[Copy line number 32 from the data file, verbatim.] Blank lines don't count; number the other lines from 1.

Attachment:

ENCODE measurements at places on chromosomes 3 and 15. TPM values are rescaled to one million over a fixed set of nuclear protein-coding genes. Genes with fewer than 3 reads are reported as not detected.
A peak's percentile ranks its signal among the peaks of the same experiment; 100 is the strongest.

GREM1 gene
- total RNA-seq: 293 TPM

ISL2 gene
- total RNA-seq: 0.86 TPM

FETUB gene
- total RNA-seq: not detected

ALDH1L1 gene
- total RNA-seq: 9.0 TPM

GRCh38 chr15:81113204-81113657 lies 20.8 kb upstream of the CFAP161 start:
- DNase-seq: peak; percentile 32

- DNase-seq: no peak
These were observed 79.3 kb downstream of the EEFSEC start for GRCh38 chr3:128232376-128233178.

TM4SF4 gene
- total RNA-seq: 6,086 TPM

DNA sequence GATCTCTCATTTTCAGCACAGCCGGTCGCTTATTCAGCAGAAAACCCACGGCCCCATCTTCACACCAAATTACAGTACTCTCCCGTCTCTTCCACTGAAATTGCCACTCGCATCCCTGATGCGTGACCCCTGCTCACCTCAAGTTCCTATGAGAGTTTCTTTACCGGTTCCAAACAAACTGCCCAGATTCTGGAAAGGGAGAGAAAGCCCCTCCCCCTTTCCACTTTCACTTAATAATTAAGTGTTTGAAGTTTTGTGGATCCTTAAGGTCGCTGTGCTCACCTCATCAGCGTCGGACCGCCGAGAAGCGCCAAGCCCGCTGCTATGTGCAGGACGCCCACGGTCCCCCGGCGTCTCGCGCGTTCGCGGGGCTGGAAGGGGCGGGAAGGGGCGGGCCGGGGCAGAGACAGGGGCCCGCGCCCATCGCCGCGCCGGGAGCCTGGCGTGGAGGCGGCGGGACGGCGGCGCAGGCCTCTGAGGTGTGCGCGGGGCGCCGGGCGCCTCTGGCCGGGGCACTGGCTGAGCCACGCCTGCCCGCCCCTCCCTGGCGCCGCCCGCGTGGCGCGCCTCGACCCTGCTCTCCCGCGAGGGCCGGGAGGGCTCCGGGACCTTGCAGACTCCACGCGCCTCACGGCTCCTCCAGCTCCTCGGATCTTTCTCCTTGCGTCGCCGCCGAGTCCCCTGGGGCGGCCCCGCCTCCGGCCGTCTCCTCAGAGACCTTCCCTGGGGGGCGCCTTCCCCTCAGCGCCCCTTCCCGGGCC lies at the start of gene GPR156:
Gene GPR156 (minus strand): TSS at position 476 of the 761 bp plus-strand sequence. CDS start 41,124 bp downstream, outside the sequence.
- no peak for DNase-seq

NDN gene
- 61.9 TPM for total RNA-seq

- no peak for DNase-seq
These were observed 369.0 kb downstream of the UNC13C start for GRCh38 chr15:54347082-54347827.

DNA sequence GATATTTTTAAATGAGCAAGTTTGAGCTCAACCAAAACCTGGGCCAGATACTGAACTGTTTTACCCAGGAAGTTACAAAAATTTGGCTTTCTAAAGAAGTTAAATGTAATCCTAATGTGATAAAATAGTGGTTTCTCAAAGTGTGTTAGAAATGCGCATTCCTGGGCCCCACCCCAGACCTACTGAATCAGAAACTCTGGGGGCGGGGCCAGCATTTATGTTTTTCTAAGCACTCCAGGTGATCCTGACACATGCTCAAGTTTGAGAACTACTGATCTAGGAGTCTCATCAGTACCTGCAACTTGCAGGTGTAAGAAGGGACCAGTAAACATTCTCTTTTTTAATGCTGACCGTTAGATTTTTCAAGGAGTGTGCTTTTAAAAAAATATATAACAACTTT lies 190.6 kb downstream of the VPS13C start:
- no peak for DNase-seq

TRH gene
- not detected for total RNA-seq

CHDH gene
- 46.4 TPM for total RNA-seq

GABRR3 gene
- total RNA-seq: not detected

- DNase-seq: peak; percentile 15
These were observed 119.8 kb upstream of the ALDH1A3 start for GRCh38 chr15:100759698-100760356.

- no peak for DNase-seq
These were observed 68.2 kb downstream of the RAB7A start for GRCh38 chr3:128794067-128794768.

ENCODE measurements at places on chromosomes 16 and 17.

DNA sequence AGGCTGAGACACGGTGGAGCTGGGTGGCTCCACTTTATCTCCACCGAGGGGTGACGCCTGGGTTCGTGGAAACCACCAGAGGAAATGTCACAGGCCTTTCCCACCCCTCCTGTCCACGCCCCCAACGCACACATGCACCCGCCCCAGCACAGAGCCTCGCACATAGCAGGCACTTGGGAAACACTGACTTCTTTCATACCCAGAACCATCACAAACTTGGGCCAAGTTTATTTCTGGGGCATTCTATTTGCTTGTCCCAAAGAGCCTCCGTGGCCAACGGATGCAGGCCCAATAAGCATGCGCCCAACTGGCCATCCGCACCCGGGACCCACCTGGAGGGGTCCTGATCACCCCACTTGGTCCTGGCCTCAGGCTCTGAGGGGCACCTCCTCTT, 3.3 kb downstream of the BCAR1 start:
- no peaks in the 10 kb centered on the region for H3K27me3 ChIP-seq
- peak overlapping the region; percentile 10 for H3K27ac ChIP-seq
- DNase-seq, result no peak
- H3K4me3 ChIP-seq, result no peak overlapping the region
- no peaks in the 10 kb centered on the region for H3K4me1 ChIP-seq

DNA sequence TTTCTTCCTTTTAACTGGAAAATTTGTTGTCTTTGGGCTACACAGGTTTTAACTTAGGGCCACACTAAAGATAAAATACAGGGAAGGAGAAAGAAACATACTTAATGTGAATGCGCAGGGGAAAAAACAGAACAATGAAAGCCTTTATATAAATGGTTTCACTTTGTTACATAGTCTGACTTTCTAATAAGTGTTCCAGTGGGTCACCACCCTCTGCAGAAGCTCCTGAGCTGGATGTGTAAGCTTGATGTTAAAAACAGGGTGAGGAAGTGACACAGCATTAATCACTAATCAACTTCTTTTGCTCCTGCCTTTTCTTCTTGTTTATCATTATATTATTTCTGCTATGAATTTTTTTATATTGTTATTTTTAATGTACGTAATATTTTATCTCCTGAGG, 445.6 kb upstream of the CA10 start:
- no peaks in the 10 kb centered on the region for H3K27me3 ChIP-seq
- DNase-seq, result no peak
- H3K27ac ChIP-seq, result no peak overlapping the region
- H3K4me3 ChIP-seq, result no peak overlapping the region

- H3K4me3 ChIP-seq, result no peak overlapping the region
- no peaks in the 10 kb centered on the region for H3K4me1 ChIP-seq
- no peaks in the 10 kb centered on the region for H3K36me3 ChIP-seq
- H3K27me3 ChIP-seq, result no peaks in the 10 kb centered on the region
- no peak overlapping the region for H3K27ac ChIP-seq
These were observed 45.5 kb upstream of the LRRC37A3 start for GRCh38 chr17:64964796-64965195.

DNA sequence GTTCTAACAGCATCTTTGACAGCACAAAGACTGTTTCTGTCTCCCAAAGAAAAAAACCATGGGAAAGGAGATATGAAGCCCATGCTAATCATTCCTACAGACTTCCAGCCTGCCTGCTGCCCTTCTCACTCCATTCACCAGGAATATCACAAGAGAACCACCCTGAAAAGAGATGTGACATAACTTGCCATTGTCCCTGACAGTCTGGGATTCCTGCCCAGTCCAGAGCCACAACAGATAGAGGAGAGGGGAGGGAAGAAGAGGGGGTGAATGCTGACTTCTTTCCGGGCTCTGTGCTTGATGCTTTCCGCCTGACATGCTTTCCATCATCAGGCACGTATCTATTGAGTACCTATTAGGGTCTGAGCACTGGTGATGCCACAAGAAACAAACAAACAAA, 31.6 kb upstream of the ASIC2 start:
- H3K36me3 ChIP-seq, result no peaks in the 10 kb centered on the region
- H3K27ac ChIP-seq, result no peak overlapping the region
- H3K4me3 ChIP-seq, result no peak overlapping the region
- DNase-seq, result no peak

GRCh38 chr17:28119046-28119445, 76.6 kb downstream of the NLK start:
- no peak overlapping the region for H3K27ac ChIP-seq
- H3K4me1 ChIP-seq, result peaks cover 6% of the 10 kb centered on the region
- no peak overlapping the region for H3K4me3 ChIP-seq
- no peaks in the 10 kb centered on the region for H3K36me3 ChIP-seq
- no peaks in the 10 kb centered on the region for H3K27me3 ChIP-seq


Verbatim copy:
- DNase-seq: peak; percentile 15